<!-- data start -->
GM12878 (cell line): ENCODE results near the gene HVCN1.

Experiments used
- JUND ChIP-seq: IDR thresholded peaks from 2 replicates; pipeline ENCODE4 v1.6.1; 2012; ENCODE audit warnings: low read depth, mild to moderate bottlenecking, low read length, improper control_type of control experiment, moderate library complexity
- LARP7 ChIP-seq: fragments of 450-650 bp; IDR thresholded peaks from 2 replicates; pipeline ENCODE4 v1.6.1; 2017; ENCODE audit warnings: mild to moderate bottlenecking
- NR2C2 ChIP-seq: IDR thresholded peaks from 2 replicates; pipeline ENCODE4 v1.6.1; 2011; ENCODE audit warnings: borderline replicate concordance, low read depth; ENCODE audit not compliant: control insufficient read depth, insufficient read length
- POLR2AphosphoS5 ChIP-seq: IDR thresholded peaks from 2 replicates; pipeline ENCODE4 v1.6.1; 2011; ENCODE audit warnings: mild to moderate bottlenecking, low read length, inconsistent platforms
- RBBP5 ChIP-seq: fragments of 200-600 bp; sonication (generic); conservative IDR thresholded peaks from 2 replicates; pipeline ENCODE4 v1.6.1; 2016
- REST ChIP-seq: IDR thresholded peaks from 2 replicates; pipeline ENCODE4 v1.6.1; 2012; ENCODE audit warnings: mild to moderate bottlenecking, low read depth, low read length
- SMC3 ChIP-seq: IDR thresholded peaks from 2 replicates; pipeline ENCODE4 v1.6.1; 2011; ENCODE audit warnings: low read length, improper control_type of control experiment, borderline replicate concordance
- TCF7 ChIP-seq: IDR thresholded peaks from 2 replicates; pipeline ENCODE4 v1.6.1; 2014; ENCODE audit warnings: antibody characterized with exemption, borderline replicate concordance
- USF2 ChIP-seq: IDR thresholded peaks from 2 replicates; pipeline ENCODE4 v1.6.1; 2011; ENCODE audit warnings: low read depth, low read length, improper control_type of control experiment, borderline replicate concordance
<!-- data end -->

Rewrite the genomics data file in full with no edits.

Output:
GM12878 (cell line): ENCODE results near the gene HVCN1.

Experiments used
- JUND ChIP-seq: IDR thresholded peaks from 2 replicates; pipeline ENCODE4 v1.6.1; 2012; ENCODE audit warnings: low read depth, mild to moderate bottlenecking, low read length, improper control_type of control experiment, moderate library complexity
- LARP7 ChIP-seq: fragments of 450-650 bp; IDR thresholded peaks from 2 replicates; pipeline ENCODE4 v1.6.1; 2017; ENCODE audit warnings: mild to moderate bottlenecking
- NR2C2 ChIP-seq: IDR thresholded peaks from 2 replicates; pipeline ENCODE4 v1.6.1; 2011; ENCODE audit warnings: borderline replicate concordance, low read depth; ENCODE audit not compliant: control insufficient read depth, insufficient read length
- POLR2AphosphoS5 ChIP-seq: IDR thresholded peaks from 2 replicates; pipeline ENCODE4 v1.6.1; 2011; ENCODE audit warnings: mild to moderate bottlenecking, low read length, inconsistent platforms
- RBBP5 ChIP-seq: fragments of 200-600 bp; sonication (generic); conservative IDR thresholded peaks from 2 replicates; pipeline ENCODE4 v1.6.1; 2016
- REST ChIP-seq: IDR thresholded peaks from 2 replicates; pipeline ENCODE4 v1.6.1; 2012; ENCODE audit warnings: mild to moderate bottlenecking, low read depth, low read length
- SMC3 ChIP-seq: IDR thresholded peaks from 2 replicates; pipeline ENCODE4 v1.6.1; 2011; ENCODE audit warnings: low read length, improper control_type of control experiment, borderline replicate concordance
- TCF7 ChIP-seq: IDR thresholded peaks from 2 replicates; pipeline ENCODE4 v1.6.1; 2014; ENCODE audit warnings: antibody characterized with exemption, borderline replicate concordance
- USF2 ChIP-seq: IDR thresholded peaks from 2 replicates; pipeline ENCODE4 v1.6.1; 2011; ENCODE audit warnings: low read depth, low read length, improper control_type of control experiment, borderline replicate concordance